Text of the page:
|By Jose M. Martin-Moreno, MD, DrPH
Dean, National School of Public Health of Spain
President-Elect, Association of Schools of Public Health in Europe (ASPHER)
|Dementia as a Public Health problem: its importance and related challenges
|The substantial increase in the absolute and relative numbers of older people both in developed and developing countries can be considered as one of the main features characterising the world population in the 20th Century. By 2020, the world population aged 60 years and older will exceed one billion, with more than 700 million living in developing countries. It is estimated that the total number of people currently affected by the various forms of dementia (of which Alzheimer’s disease is the most frequent) stands at 29 million. Yet by 2020, this figure may well surpass 55 million in Africa, Asia and Latin America alone. In some of the oldest age groups, dementia can reach the astonishing prevalence of 25%. Caring for this huge amount of people with dementia not only consumes a large proportion of national resources but also represents a tremendous emotional and financial burden on family members and care-givers alike.Population ageing has become an important development issue requiring urgent action. Projections show that ageing aggravates the magnitude of mental health problems and, as such, has a major impact on any given population’s overall level of mental health. This is inevitable, owing to the increasing life expectancy of those with mental disorders and the likelihood of an ever-growing number of people reaching an age at which the risk of such disorders is high.Incidence of dementia increases markedly with age, from about 1 per 1,000 person-years and over, with evidence to show that incidence is slightly higher in north-western versus southern Europe. These findings indicate that the European Union can expect to have nearly half a million dementia patients every year. Furthermore, these data confirm that such persons -women more so than men- are increasingly likely to need home-based nursing care. Among dementia sufferers, women also tend to survive longer than men.The social and economic impact must be viewed from two different perspectives: 1) the suffering, social restrictions and economic burden experienced by the patient and his/her family; and, 2) the voluntary social assistance which should be provided plus the financial burden to be covered by society as a whole. The progressive severity of dementia renders the patient increasingly dependent on family, professional and, in the latest stages, institutional help and care.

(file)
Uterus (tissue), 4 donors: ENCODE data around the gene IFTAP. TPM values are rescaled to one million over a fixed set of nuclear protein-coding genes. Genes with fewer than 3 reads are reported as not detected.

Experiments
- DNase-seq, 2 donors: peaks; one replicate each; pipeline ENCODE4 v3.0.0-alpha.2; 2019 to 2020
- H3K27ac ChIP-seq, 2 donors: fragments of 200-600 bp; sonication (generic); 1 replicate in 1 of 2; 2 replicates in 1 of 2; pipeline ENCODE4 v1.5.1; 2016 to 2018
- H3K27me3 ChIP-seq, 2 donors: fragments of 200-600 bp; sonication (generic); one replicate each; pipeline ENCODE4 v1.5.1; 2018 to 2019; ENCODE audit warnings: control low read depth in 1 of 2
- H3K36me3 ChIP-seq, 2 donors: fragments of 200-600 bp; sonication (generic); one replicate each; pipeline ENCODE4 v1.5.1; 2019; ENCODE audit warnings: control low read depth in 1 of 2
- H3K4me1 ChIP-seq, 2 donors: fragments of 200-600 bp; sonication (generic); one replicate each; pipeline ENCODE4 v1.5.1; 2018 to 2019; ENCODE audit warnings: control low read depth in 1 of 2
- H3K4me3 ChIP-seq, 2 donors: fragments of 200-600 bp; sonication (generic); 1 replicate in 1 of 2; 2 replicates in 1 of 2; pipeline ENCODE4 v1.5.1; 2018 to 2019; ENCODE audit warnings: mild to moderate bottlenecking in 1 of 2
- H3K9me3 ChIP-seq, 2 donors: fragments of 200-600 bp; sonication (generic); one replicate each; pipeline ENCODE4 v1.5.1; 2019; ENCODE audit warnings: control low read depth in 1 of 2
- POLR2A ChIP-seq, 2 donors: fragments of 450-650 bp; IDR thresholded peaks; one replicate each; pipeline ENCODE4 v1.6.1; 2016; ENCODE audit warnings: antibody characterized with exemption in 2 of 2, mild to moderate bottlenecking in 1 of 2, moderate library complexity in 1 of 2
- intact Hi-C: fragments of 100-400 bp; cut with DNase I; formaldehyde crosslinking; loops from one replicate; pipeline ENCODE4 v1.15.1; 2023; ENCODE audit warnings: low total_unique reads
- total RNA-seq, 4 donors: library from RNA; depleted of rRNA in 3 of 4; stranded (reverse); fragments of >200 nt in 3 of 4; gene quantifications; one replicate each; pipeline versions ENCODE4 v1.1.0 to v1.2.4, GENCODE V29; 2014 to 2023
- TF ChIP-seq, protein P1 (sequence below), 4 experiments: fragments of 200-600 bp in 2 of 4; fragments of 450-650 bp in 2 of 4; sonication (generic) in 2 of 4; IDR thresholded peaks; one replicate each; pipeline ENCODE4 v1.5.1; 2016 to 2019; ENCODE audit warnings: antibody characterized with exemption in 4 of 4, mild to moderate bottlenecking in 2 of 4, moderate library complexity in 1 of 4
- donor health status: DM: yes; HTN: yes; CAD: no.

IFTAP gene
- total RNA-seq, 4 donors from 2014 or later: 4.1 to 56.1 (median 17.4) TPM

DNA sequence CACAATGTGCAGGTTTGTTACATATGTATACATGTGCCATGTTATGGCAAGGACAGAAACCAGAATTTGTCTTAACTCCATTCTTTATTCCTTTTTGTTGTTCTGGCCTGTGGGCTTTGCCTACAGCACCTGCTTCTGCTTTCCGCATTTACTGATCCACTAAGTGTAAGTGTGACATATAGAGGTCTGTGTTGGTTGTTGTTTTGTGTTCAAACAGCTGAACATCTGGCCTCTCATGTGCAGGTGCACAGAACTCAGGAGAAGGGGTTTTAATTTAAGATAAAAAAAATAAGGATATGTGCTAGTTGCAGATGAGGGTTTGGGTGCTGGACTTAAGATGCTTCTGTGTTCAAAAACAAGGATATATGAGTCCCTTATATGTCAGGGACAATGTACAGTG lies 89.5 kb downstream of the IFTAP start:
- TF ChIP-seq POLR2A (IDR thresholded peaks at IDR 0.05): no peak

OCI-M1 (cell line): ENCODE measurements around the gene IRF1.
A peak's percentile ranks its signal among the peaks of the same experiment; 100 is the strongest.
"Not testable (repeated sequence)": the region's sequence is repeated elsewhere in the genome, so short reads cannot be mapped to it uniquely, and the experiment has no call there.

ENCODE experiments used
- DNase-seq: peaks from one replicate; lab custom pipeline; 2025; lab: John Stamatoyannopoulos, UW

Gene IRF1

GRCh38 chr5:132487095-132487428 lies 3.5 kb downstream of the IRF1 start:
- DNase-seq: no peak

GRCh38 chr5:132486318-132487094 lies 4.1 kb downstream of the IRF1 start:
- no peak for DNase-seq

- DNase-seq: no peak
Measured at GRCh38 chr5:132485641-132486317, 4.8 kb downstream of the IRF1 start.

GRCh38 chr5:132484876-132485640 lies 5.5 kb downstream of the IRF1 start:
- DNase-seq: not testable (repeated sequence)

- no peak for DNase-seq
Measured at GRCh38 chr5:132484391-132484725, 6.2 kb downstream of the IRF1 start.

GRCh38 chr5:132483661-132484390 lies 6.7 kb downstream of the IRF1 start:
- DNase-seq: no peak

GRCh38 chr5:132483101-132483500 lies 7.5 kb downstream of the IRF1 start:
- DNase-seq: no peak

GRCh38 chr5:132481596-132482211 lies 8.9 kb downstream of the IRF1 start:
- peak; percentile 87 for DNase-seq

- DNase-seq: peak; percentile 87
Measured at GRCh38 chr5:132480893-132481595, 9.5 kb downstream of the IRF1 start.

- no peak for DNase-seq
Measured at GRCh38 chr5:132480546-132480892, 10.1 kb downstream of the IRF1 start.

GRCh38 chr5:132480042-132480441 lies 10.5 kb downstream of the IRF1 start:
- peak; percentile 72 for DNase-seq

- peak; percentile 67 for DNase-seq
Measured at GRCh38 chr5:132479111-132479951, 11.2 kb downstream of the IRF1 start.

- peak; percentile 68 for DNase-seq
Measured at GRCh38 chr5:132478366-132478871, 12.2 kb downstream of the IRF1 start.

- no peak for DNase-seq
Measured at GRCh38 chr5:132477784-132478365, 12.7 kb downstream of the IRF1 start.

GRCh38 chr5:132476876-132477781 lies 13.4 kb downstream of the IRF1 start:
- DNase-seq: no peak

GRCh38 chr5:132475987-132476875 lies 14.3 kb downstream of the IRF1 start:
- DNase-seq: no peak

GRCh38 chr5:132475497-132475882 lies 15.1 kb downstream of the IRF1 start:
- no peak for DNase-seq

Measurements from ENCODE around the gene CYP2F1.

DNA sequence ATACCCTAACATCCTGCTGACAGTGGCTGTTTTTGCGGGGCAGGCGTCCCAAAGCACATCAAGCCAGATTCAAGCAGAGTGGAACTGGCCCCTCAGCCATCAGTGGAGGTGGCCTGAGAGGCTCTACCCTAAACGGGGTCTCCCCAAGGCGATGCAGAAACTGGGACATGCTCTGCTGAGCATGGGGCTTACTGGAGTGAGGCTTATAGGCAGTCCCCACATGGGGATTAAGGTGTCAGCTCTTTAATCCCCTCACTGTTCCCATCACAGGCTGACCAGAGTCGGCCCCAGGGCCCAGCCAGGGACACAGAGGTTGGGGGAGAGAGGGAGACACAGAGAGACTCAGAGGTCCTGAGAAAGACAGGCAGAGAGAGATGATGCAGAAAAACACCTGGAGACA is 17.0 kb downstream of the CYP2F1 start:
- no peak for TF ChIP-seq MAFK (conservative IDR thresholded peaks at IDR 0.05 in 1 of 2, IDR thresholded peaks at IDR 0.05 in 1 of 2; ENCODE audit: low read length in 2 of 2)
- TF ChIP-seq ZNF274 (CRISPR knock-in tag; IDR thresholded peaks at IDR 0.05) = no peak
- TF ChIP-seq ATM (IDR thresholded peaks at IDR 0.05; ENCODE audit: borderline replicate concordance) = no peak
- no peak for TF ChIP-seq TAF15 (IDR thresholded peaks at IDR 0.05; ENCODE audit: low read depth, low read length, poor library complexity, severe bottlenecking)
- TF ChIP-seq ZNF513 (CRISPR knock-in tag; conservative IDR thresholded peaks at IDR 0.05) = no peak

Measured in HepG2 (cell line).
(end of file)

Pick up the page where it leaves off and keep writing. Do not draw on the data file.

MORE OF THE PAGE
In years to come, health-care systems in Europe will be placed under increasing pressure and cries for reform will become ever louder. Despite the fact that the population is ageing and that there has been a drop in the fertility rate, accompanied by a logical decrease in the active population, public expectations of health-care system are nonetheless on the rise. The European Parliament is concerned at the problem posed by age-related death and disease. It has called on the European Commission to submit a specific programme of measures addressing Alzheimer’s disease. In the period 1994-1998, the European Parliament passed a budget amendment, allocating 9.1 million ECUS specifically to Alzheimer’s disease. The Commission has published an annual announcement in the Official Journal of the European Communities calling for ADRD-project proposals. Issues such as policy and economic questions, equity, treatment and interventions, training, ethics, communication and information, and informal care will need to be tackled in a spirit of teamwork and the keenest possible collaboration. The initiative put forward by the European Institute of Women’s Health is to be commended, and the report must certainly be welcomed as a most valuable tool with which to face the challenges lying ahead in the field of Dementia Care in Europe.
Jose M. Martin-Moreno, MD, DrPH